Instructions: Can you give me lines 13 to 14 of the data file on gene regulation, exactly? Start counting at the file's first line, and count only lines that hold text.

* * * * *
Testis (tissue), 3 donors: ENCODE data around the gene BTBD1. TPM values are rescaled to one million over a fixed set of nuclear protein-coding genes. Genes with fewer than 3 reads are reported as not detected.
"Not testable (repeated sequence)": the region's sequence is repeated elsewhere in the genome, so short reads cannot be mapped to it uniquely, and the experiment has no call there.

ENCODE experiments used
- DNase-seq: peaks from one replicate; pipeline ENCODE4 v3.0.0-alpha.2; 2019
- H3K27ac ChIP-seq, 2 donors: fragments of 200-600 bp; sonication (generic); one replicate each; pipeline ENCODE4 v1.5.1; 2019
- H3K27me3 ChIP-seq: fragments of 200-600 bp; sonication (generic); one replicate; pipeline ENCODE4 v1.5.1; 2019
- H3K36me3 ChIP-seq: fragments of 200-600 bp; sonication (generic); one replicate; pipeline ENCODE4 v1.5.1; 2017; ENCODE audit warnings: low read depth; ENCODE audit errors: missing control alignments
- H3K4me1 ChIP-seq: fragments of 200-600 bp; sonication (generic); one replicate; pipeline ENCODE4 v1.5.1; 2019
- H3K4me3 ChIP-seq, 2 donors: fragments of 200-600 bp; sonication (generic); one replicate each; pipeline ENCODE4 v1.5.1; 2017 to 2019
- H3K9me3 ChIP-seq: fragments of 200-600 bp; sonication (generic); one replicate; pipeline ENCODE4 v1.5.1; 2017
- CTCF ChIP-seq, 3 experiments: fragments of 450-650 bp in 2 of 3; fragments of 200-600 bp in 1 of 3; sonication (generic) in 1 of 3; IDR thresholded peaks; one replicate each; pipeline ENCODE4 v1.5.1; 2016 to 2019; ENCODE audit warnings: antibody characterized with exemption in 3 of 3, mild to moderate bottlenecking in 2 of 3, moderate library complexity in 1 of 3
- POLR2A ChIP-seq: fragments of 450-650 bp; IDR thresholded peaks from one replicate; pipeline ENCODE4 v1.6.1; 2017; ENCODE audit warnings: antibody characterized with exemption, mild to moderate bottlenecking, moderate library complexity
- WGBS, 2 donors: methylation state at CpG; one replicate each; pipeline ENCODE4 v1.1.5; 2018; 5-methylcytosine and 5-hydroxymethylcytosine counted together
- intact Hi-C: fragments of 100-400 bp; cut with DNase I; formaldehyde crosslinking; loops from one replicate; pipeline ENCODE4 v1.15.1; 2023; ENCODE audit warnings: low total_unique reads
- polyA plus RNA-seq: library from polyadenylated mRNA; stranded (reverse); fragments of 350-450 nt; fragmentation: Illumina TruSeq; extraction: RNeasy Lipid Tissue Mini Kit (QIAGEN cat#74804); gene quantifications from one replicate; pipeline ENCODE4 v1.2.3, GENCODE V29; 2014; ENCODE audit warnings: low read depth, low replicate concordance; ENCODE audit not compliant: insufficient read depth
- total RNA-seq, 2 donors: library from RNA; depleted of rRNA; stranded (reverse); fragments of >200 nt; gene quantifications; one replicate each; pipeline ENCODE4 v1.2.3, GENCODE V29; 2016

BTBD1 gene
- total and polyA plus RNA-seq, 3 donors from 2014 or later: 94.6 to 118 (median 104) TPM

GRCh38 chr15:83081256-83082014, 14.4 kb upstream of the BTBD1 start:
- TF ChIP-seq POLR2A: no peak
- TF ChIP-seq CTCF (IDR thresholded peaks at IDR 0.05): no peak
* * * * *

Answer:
- WGBS, 2 donors: methylation state at CpG; one replicate each; pipeline ENCODE4 v1.1.5; 2018; 5-methylcytosine and 5-hydroxymethylcytosine counted together
- intact Hi-C: fragments of 100-400 bp; cut with DNase I; formaldehyde crosslinking; loops from one replicate; pipeline ENCODE4 v1.15.1; 2023; ENCODE audit warnings: low total_unique reads